Meeting a lawyer for the first time? Follow this advice

If you’ve been injured in an accident, are writing a will or purchasing real estate, there are many steps you need to take – including finding a lawyer.

When you’re meeting a lawyer for the first time, there are many things to consider. Attorney Christopher Welch, of Budash and Welch, LLP, offers his advice:

1. Bring your paperwork

“They need to bring with them any paperwork related to their matter,” Welch said.

If you’ve filed your case with a court, an official document regarding your legal matter will be provided. In criminal cases, a formal report would be filed from the police.

Have all of these documents handy before your appointment.

However, if your paperwork has not been issued yet, Welch said that you should not wait before contacting an attorney. An initial consultation can be held right away, and a second held when your paperwork is officially filed.

2. Be prepared to tell the whole truth

Sometimes it’s not easy to confide in a person that you’re just meeting for the first time.

“A client needs to understand that when they come here anything they talk about, whether or not they hire us, is confidential,” Welch said. “They need to be open and honest with us so that we can make a fair assessment of their case.”

Should the whole truth not be told during an initial consultation, it could effect the outcome of a case.

3. Have realistic expectations

Welch said that, when you’re first contacting a lawyer, you need to maintain realistic expectations about the initial consulation.

“The purpose of the initial conversation is not to render legal advice or take action on their matter,” Welch said. “Generally we will not take action on their matter until we have been retained or hired to work on the matter.”

Common questions for attorneys during an initial consultation, Welch said, are:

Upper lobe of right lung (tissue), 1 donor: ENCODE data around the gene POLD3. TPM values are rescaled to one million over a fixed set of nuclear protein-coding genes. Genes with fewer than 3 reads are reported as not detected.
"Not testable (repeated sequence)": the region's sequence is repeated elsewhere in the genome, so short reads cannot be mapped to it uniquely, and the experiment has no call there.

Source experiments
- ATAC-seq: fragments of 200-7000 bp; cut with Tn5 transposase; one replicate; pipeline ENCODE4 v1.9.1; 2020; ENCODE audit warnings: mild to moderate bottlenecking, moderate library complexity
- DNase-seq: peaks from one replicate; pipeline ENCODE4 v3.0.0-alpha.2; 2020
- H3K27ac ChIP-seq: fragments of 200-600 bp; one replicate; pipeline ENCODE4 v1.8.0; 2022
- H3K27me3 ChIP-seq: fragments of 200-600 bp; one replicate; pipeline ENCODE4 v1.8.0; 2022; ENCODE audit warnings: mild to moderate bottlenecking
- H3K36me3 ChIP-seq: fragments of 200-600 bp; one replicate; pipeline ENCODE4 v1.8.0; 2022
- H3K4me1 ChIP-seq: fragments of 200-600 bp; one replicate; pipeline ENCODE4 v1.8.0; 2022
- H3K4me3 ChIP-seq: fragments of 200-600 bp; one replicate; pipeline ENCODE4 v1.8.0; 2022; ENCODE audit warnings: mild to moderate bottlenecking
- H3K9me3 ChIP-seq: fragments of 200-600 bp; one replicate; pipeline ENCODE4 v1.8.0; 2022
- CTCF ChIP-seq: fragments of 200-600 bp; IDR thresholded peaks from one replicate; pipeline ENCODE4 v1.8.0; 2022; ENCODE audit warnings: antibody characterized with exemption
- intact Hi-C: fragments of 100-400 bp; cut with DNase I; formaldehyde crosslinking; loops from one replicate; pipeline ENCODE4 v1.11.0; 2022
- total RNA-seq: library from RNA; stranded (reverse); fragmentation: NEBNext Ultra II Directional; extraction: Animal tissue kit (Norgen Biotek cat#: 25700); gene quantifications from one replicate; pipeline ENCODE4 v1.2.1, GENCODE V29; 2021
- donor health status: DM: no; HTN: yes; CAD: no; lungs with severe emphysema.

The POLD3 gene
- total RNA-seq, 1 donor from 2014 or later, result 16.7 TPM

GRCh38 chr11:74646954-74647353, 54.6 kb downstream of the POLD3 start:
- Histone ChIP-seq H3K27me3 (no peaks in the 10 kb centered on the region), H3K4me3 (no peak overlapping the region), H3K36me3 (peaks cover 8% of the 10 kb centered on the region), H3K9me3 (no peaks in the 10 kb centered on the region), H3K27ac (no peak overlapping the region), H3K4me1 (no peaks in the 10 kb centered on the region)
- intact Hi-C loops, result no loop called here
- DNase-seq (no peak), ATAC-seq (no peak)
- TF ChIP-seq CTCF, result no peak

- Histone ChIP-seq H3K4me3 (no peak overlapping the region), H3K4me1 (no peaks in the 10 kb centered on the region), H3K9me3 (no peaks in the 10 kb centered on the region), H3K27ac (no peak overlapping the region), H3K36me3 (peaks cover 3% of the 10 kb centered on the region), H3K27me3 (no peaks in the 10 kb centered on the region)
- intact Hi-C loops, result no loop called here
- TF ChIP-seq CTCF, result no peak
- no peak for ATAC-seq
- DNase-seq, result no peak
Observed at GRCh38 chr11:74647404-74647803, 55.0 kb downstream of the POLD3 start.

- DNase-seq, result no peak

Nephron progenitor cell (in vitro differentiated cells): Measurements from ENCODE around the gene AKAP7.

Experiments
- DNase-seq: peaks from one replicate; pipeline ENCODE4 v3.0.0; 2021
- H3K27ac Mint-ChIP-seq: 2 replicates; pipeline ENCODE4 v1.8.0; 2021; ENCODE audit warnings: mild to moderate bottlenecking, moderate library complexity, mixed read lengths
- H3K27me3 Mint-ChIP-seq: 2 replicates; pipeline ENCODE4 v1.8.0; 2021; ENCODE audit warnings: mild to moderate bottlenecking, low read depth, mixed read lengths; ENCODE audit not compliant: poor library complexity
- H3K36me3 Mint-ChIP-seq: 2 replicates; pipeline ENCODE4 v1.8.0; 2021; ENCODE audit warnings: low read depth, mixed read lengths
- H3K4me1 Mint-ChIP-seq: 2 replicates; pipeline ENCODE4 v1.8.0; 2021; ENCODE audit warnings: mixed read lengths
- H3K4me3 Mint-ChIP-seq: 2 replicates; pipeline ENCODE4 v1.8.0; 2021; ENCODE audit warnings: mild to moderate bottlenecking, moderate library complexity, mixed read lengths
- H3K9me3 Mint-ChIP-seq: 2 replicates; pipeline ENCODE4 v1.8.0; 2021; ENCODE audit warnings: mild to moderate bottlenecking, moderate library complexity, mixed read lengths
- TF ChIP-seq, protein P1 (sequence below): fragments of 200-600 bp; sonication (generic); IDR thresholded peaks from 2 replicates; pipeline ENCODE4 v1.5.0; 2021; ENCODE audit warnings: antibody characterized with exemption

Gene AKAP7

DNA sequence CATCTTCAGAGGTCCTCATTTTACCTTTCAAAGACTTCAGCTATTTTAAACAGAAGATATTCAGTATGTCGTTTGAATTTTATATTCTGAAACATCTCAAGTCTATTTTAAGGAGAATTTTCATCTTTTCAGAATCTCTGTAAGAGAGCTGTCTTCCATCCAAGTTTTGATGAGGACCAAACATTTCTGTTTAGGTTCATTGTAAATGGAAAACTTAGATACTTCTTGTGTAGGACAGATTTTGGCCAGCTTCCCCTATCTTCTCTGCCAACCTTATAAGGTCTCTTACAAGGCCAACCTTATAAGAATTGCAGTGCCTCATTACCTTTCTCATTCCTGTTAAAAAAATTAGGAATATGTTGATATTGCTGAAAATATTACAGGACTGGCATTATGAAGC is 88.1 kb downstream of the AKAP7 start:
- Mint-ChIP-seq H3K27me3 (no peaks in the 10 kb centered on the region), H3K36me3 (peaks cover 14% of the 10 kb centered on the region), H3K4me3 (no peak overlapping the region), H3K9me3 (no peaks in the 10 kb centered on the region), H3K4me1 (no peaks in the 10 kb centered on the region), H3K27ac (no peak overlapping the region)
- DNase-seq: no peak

• Do you handle these types of cases?
  • Does my case have merit?
  • What are your fees?

Another item of advice that Welch offers those in need of a layer is “do your homework and shop around.”

“Just because an attorney has the cheapest fee or has the most experience handling a subject matter doesn’t mean that you’re going to get along with that person or relate to that person,” he said. “You have to be comfortable with the attorney that you hire.”

Stay safe this winter with these driving tips

While winter can be a beautiful time of year, it can also be a treacherous season on the roads. Winter driving conditions require increased attention and an ability to adapt quickly.

In 2015, 8,010 people nationwide were killed in car crashes between December and March, resulting in an average seven percent per month increase from 2014, according to the National Safety Council (NSC). These numbers are a warning to everyone on the roads about how dangerous winter driving can be.

“Winter looks more idyllic outside our house windows than outside our windshield,” said Deborah A.P. Hersman, president and CEO of the National Safety Council. “The good news is many cars are equipped with life-saving technologies. It is important that drivers understand how the technologies work in order to drive safely in winter conditions.”

In an effort to prevent crashes on the road this winter, MyCarDoesWhat, an NSC and University of Iowa initiative, is offering some major pieces of advice for driving in winter conditions.